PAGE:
Bratislava, February 3 (TASR) – The amnesties that late former president Michal Kovac (in office 1993-98) granted to his son in relation to the so-called Technopol scandal had an influence on the character of the Slovak state, and so they should be abrogated along with former prime minister Vladimir Meciar’s (1993-98) amnesties, reads an open letter written by Frantisek Bednar of the World Association of Former Czechoslovak Political Prisoners to Opposition OLaNO-NOVA MP Jan Budaj, TASR learnt on Friday.
A proposal concerning the scrapping of Meciar’s amnesties was set to be discussed at the ongoing parliamentary session, but Budaj, who submitted the proposal, requested on Thursday (February 2) that the motion should be postponed to the next parliamentary session slated for March. By doing this, Budaj wants to give time to coalition parties Smer-SD and the Slovak National Party (SNS) to form opinions on the abrogation of the amnesties.
Bednar in his letter states that he doesn’t agree with Budaj, who posted on a social network that there’s a huge difference between Meciar’s amnesties from 1998 and those issued by Kovac in 1997.
“I agree with you in many of the points you stated, but in principle I can’t agree with your statement that the amnesty granted to the son of the ex-president didn’t have any consequences for the character of the state. You claim that the difference between the two amnesties is abysmal from matter-of-fact, ethical and political points of view. Unlike you, I’m convinced that ex-president Kovac’s amnesties had an impact on the nature of the state,” wrote Bednar.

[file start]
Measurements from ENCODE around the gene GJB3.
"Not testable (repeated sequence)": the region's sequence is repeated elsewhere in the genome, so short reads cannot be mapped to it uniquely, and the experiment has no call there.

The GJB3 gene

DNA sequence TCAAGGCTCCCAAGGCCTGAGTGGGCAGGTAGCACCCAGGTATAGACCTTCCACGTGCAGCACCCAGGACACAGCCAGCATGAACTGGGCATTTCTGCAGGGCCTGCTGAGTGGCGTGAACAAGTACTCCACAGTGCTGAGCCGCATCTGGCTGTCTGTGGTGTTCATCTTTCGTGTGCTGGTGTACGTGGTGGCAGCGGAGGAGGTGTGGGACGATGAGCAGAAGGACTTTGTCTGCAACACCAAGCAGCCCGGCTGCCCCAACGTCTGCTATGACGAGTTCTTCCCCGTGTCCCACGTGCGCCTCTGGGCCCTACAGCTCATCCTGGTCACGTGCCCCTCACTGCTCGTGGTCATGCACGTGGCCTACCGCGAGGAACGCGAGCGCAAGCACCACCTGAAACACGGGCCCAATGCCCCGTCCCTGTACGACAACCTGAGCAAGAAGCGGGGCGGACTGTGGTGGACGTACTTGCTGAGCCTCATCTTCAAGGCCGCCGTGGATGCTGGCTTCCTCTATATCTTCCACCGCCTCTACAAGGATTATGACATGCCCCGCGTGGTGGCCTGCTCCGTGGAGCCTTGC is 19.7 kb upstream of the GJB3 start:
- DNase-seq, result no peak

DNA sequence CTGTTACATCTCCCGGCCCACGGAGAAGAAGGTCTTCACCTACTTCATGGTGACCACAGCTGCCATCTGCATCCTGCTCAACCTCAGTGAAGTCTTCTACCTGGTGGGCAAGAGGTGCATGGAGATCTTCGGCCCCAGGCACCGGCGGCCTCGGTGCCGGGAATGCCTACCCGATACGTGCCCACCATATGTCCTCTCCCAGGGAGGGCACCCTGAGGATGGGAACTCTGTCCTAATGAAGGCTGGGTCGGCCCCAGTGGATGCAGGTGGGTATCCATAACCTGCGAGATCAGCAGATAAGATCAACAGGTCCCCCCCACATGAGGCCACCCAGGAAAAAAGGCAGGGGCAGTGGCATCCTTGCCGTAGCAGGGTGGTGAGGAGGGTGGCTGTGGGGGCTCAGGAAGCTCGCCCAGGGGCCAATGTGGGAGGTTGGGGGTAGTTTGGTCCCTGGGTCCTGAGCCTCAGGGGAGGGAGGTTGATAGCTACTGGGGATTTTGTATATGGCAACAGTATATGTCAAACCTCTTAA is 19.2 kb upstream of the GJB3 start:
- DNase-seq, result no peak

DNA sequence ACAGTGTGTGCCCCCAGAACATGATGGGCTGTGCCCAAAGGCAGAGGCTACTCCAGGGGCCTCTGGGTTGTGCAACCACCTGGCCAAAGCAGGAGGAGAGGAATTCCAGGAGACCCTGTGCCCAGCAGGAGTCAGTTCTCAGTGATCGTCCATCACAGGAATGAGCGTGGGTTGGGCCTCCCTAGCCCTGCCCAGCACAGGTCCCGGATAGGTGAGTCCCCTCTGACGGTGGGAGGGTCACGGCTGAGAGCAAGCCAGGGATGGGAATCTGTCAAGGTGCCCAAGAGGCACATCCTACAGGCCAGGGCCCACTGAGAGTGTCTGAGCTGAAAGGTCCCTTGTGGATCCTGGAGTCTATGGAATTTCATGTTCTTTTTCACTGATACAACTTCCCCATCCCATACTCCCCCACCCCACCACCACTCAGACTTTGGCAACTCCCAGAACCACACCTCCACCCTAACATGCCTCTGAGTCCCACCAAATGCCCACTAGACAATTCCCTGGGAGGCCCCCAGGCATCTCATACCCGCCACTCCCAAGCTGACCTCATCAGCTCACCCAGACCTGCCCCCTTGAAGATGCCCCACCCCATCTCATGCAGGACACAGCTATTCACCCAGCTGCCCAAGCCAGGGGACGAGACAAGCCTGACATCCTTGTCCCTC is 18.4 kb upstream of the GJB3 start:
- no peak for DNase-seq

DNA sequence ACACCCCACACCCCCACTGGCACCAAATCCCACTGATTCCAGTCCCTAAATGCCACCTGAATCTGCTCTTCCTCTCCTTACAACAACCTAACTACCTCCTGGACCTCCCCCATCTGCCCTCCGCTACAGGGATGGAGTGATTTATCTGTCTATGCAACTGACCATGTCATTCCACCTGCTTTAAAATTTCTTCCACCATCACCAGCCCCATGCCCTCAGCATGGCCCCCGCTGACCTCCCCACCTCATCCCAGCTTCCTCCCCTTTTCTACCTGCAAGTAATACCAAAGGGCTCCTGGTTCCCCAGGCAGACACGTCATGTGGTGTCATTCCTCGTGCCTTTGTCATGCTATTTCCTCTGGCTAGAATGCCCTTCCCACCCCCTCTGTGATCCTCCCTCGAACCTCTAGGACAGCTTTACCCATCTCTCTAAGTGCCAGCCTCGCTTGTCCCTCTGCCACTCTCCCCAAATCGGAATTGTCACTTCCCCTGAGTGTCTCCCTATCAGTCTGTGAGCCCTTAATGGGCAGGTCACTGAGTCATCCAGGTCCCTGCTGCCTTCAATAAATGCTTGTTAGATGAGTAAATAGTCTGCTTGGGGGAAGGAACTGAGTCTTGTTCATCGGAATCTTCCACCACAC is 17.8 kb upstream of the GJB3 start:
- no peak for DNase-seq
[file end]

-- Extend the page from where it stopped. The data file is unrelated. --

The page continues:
Bednar also noted that his association as early as in 2011 called on MPs to add a proposal for abrogating Kovac’s amnesties to one for scrapping Meciar’s amnesties.
Meanwhile, Budaj stated on Monday (January 30) that he’s ready to amend his proposal to that effect, as several members of the coalition parties have said that they will only support the abrogation of both sets of amnesties.
Meciar’s amnesties relate both to the 1995 kidnapping of then president Michal Kovac’s son Michal Kovac Jr. and the murder of Robert Remias, who served as a contact for a key witness of the abduction. [The Technopol scandal concerned fraud worth more that 2 million US dollars in which Kovac Jr. was allegedly involved – ed. note].